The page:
Lord Nash: I would say not. I have been involved in starting new organisations for 40 years and an early indication of success is early momentum. Frankly, I have never seen a new set of organisations start as well as this, which is not surprising given that they are all experienced professionals who know their regions well.
May I ask you a couple of other brief questions? I am looking for short answers. Should membership of headteacher boards be opened up now to headteachers of all schools rather than just academies, or do you regard headteachers of maintained schools as inferior in some way?
I have a question for Mr Timpson about special guardianship orders. Concerns have been raised with me by adopters that the bar is set lower for members of family to take care of their extended family’s children. Will that be under review or will the Bill include anything on that?
Edward Timpson: One of the reasons why we have set up the review and the expert body that Andy Elvin referred to earlier in his evidence about special guardianship orders is that since they were introduced about 10 years ago—just under—there has not been a full analysis and understanding of what effect they have had. That means analysis of the effect not just on those children who have benefited from special guardianship orders but those for whom it has not worked out; of the types of children that are coming forward for special guardianship; and of how rigorous the assessment is of the carers who have taken them on.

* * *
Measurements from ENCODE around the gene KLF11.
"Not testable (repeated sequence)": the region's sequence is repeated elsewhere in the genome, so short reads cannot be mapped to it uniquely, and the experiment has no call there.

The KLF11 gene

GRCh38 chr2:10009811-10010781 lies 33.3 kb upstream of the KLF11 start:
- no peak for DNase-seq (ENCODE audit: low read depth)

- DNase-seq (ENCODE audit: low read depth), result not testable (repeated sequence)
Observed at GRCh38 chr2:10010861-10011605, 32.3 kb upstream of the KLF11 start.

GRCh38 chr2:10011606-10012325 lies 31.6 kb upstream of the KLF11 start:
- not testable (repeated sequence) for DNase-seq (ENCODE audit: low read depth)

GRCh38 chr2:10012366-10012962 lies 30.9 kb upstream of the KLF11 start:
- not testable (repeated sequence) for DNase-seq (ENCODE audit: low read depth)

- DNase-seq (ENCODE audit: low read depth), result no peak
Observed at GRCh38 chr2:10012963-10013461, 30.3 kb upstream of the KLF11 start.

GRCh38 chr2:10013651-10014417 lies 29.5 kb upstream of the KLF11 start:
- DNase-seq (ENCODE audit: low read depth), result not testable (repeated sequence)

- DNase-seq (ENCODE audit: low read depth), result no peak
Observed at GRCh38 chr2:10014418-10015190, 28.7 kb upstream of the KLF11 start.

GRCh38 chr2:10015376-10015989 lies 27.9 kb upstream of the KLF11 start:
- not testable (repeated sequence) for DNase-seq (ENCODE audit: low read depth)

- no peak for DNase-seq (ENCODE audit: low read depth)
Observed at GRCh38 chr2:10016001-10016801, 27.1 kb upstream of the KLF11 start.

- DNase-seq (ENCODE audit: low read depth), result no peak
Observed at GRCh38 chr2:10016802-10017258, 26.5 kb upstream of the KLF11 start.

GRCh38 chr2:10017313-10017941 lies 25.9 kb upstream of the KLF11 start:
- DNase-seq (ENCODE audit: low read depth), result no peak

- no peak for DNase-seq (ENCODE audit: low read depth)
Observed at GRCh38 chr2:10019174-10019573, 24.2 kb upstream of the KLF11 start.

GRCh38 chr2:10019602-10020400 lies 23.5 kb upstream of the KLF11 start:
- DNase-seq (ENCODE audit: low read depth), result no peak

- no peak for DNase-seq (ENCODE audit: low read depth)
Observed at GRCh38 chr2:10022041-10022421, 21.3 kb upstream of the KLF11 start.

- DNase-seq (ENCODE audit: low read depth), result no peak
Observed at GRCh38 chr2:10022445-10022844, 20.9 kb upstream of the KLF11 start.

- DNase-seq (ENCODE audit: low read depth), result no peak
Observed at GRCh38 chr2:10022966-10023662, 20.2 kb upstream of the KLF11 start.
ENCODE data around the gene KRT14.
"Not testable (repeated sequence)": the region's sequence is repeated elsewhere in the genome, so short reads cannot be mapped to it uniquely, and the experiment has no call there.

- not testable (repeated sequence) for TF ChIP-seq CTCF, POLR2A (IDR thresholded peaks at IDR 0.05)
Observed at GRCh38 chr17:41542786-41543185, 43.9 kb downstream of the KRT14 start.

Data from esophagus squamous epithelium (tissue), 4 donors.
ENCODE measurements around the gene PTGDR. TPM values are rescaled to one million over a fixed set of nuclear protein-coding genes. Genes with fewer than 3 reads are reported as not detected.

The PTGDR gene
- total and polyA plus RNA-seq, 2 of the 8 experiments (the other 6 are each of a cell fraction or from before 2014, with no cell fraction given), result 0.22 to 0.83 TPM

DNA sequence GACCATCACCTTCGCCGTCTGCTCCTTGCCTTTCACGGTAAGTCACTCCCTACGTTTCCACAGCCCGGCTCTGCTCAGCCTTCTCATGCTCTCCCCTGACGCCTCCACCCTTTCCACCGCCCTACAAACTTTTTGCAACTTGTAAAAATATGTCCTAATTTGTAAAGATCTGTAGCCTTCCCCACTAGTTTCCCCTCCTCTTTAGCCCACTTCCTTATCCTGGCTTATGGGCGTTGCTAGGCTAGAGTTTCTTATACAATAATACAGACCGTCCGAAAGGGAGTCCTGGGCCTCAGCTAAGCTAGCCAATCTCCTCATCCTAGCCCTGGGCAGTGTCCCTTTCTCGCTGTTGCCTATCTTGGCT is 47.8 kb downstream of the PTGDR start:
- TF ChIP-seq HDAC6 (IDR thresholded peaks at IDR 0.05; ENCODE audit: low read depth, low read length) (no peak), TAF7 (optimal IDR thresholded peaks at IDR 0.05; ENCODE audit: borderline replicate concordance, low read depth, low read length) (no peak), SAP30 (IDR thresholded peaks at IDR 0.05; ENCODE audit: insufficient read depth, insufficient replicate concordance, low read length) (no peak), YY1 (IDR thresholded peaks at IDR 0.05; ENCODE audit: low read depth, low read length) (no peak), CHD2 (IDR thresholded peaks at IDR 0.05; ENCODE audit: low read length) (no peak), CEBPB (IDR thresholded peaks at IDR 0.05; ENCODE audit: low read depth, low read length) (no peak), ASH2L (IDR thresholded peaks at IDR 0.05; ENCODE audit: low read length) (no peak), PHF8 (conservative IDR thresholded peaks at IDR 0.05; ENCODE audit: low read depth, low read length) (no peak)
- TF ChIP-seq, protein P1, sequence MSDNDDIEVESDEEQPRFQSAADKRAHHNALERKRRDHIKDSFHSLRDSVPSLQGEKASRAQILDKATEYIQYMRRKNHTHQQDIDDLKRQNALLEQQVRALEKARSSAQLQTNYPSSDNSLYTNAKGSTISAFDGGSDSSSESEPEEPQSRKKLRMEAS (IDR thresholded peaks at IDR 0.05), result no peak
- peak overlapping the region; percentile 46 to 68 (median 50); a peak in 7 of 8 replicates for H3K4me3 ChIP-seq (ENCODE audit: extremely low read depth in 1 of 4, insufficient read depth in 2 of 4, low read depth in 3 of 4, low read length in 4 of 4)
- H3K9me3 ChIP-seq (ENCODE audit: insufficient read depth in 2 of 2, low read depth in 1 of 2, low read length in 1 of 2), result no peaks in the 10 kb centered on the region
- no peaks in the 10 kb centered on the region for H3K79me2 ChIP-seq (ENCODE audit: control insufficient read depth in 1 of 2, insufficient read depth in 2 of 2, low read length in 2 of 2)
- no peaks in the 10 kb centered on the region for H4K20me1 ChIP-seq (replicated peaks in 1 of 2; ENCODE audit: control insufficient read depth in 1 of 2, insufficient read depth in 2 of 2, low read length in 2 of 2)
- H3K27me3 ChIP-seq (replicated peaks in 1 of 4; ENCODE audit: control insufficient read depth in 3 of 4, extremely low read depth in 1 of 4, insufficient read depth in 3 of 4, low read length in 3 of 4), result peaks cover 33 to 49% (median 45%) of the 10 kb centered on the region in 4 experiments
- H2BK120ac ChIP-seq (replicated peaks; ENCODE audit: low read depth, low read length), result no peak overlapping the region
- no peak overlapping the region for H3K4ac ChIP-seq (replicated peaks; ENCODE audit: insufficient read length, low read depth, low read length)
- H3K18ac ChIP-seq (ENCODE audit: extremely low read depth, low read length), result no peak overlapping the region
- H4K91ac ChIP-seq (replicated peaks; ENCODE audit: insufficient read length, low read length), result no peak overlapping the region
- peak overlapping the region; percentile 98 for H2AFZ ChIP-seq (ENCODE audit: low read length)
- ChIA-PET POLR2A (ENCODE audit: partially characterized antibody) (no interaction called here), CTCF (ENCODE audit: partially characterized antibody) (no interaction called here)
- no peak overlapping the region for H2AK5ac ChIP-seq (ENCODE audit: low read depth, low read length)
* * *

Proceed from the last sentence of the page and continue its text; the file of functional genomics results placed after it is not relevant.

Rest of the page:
That is all going to form part of the review, because there are some children who are placed under a special guardianship order who may have been subject to that order after only a six-week assessment of a member of their family or extended family, or friend of that family. Those are all issues that we need to look at; but it is true that as a consequence there are lots of children who achieve permanence through special guardianship, and that we need to understand better who they are—has it worked out and was it the right decision for them, and are they getting the support that they need post-placement?
That does not form part of this Bill, because it is specifically looking at the issue of adoption post-decision on permanence; but it is clearly an area that we need to understand better, so that we can be confident that going forward we have the right approach for children who come into care, when we seek to achieve permanence for them.
Lord Nash, perhaps I could put a question to you first, because you did not have the pleasure of being here earlier. Witnesses made some interesting points. They had a huge amount of experience behind them.
We started with Dr Rebecca Allen, who made the point that we do not need legislation; Ofsted can tackle coasting and it should be tackling it. A later witness said that the approach in question would lead to a confusing accountability regime. We heard last from Russell Hobby, who said that the way it will play out will damage the legitimacy of the system in the examination and standards regime.
There was a clear consensus from witnesses, including Sir Daniel Moynihan from Harris, that the academies are one tool; they are part of the solution for tackling coasting, but not the only solution. Do you have any cause for concern that the Bill is too narrow in its focus?